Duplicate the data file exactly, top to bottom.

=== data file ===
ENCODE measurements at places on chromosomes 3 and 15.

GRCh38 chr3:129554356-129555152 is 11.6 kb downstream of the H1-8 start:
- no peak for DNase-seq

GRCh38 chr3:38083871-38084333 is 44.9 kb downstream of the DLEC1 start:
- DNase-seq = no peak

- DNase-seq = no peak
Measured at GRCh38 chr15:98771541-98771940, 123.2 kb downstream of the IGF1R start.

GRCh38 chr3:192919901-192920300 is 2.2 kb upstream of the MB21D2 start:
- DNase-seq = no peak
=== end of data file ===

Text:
ENCODE measurements at places on chromosomes 3 and 15.

GRCh38 chr3:129554356-129555152 is 11.6 kb downstream of the H1-8 start:
- no peak for DNase-seq

GRCh38 chr3:38083871-38084333 is 44.9 kb downstream of the DLEC1 start:
- DNase-seq = no peak

- DNase-seq = no peak
Measured at GRCh38 chr15:98771541-98771940, 123.2 kb downstream of the IGF1R start.

GRCh38 chr3:192919901-192920300 is 2.2 kb upstream of the MB21D2 start:
- DNase-seq = no peak